By removing one part of the chicken and egg problem – the availability of infrastructure – one of the key barriers to consumer demand for alternative fuelled vehicles is removed. The introduction of alternative-fuel vehicles in captive fleets can both reduce fleets’ greenhouse gas emissions and costs, and raise awareness of cleaner technologies, thereby contributing to multiple public sector objectives.
These business models are suitable for many different types of fleet, and particularly suit fleets based in urban areas which may be fuelled at a single location. Public sector fleets such as local council vehicles like refuse/garbage vehicles, health service vehicles, and taxi and bus fleets (both publicly and privately operated) would often be suitable. Our work suggests a commercial business model for investment for even relatively small fleets of 50-100 vehicles (depending on the background public demand, fleet usage profile and fuel type).
The opportunity exists to develop Captive Fleet projects now, where public sector (local/regional authority) partners are willing to facilitate and potentially co-sponsor projects and where fleet operators (either public or private) are willing to be involved. Depending on the contracting structure, such projects could be carried out almost entirely in the public sector (with a public sector fleet operator and public sector funding/financing). However, PPP structures would also work, and could include private sector bus or other fleet operators (such as logistics), recharging/refuelling infrastructure providers, energy/fuel providers, fleet providers or manufacturers, and financers.
These projects would be particularly suited to including vehicle purchase/leasing arrangements as part of the contract, with financing structured to avoid large upfront payments for new fleets and reduced fleet costs associated with sizable fleet orders.
A phased approach to deployment of alternative-fuel infrastructure is needed. By using innovative business models such as the ‘Captive Fleet’ now, a backbone of infrastructure can be built up, starting at key urban locations, stimulating public demand and operating on a commercial basis.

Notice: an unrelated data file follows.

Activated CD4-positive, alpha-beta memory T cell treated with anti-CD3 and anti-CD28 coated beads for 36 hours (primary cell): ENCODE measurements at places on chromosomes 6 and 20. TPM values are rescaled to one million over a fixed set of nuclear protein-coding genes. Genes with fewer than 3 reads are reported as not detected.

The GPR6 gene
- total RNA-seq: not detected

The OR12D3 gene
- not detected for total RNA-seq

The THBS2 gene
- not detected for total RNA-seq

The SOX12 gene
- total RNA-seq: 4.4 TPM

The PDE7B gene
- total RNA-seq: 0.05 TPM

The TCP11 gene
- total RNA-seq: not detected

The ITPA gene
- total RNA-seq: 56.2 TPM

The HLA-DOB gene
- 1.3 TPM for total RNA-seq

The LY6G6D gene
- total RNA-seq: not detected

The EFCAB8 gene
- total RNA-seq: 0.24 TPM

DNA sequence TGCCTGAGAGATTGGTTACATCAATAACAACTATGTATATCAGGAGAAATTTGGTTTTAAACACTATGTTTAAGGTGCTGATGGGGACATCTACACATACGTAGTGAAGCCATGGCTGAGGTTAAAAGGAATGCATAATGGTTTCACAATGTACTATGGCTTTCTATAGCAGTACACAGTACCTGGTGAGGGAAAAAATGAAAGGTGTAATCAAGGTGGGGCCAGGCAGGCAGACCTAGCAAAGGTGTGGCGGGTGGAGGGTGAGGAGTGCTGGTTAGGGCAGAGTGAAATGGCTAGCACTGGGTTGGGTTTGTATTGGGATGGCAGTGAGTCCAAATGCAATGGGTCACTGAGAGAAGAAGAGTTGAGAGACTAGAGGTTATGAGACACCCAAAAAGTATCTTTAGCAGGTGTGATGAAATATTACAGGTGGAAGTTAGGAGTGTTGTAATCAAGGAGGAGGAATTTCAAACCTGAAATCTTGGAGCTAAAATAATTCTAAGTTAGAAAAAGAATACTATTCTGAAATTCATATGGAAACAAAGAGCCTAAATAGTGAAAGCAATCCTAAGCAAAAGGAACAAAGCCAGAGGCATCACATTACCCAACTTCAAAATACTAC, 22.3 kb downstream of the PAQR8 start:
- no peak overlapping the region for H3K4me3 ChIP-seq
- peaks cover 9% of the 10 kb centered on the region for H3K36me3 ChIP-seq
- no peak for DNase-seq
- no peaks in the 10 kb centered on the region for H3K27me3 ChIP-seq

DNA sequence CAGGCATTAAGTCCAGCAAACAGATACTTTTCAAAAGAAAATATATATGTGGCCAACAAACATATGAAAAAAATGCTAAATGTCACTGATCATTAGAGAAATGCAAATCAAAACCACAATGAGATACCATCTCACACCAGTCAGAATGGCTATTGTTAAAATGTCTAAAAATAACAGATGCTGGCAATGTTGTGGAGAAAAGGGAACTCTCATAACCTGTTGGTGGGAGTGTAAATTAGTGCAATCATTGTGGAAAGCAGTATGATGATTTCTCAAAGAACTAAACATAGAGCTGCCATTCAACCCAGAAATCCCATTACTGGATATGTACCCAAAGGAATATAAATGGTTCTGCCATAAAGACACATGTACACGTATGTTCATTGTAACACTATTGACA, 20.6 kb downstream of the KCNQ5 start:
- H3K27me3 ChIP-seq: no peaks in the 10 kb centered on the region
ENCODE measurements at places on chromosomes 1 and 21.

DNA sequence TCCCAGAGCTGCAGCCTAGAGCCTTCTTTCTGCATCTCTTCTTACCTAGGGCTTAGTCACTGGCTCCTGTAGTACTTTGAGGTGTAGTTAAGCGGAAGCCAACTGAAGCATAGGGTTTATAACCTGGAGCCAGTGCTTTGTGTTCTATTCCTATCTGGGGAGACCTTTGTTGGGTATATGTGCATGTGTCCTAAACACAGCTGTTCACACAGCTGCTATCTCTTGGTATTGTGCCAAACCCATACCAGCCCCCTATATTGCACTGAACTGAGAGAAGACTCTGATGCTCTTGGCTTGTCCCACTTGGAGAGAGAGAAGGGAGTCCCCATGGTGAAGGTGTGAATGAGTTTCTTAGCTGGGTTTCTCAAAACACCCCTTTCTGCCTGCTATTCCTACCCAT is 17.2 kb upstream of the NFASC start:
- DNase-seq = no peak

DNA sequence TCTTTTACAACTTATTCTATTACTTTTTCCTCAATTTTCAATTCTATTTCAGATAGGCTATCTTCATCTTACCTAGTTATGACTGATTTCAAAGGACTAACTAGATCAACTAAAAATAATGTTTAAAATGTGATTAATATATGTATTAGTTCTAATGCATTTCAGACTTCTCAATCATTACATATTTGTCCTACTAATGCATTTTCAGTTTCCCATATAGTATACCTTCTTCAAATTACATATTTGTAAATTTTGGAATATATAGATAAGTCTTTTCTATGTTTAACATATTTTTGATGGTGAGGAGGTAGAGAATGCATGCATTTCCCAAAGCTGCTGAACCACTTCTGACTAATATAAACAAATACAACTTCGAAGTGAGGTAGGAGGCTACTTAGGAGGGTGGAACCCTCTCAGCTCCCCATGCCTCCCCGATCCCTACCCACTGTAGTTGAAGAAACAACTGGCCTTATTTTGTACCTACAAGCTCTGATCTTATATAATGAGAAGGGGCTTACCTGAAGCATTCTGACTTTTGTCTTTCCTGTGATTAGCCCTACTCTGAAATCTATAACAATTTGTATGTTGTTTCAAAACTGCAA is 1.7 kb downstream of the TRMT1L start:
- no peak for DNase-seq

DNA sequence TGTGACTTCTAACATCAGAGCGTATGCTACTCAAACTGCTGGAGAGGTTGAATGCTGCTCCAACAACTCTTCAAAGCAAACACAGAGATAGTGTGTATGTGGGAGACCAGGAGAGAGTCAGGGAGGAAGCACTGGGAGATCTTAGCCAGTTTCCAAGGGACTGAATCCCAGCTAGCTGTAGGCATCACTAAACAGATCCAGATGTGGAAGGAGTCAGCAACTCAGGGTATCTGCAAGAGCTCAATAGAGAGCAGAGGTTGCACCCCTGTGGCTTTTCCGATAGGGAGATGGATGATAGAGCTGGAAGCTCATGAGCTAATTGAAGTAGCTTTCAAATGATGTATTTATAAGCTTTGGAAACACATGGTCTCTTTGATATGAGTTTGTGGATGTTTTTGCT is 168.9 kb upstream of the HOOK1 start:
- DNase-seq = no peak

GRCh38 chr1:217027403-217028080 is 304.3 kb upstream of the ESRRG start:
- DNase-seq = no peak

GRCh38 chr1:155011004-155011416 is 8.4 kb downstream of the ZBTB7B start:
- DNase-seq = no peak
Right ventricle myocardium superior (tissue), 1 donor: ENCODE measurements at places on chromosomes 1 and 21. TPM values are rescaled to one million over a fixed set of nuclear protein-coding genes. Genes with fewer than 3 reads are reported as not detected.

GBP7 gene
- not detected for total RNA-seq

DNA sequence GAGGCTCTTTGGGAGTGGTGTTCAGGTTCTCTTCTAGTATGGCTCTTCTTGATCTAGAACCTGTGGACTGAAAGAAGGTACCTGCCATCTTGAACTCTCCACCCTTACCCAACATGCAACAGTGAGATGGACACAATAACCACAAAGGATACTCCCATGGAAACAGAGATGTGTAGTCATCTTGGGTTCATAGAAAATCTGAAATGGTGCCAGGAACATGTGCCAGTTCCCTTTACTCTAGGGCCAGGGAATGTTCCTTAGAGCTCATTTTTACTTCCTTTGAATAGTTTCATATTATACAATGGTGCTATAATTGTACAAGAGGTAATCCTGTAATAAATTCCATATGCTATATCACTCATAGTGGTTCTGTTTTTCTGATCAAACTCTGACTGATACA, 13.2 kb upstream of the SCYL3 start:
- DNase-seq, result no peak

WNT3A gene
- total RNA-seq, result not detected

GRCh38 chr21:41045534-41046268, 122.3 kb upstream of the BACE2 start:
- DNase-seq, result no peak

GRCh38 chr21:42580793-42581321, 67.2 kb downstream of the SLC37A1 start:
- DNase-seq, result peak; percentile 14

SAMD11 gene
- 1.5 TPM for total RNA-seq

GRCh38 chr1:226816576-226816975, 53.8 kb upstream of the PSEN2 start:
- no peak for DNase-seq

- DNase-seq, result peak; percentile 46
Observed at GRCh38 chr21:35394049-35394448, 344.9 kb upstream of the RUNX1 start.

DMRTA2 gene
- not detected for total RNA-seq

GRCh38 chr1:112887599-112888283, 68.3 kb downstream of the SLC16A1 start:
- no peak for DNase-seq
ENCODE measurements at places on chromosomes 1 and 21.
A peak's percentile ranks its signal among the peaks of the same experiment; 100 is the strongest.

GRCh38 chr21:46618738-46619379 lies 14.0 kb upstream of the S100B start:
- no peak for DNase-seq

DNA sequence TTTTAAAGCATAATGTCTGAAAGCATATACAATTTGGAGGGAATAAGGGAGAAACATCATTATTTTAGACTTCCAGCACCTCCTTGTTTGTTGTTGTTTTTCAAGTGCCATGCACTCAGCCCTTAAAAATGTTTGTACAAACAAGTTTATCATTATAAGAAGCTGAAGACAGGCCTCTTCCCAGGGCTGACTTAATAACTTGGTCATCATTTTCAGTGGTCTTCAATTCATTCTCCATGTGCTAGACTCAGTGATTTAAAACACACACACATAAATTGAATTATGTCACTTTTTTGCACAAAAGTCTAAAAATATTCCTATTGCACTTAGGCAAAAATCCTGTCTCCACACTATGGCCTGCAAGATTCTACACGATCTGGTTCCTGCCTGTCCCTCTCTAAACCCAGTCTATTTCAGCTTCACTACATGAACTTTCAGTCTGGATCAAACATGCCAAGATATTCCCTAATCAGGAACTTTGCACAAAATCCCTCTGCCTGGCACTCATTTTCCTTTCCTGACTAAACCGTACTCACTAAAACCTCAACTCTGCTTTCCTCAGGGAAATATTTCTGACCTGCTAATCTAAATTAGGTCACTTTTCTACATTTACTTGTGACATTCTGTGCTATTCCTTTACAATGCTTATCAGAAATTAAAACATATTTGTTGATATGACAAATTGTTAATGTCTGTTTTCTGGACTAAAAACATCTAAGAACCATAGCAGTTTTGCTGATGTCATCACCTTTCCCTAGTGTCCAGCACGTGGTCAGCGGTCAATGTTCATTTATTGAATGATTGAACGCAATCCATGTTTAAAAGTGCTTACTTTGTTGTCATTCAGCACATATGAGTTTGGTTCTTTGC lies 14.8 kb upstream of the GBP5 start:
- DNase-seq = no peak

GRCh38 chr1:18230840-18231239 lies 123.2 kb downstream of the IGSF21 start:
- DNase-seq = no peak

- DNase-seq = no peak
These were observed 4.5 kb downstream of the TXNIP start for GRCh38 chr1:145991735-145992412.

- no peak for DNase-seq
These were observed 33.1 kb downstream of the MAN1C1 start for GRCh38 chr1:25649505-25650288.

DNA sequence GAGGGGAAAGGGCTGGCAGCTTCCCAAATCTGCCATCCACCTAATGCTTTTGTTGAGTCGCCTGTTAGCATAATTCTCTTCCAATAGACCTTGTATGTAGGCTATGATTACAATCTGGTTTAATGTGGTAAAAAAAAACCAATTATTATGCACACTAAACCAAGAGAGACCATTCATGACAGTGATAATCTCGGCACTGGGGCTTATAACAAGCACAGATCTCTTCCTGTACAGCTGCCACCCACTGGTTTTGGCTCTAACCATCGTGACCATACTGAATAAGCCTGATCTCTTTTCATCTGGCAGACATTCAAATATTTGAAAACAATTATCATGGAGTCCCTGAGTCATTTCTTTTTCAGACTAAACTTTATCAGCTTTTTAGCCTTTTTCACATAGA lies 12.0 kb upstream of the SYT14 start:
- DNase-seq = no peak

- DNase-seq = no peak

Partnership between the public and private sectors will be needed, along with financing instruments tailored to support projects structured in this way. As public demand for alternative fuels grows, conventional models of infrastructure deployment and operation will become viable, and further infrastructure rollout at densely-trafficked areas – such as in urban areas or at transport nodes – can be accomplished on a commercial basis.
Finally, infrastructure will be required on motorways and major roads, enabling interurban and even international travel. Even with mature demand in some areas, public sector intervention is likely to be required with partnership between motorway service area operators, the alternative fuels industry and national/regional government agencies, coordinated at European level to avoid a fragmented network and to ensure full alternative-fuelled mobility.
Steer Davies Gleave will soon be presenting the results of a major study funded by the European Commission into innovative business models and financing solutions for the deployment of alternative fuels infrastructure at a conference organised by the European Commission and the European Investment Bank in Brussels.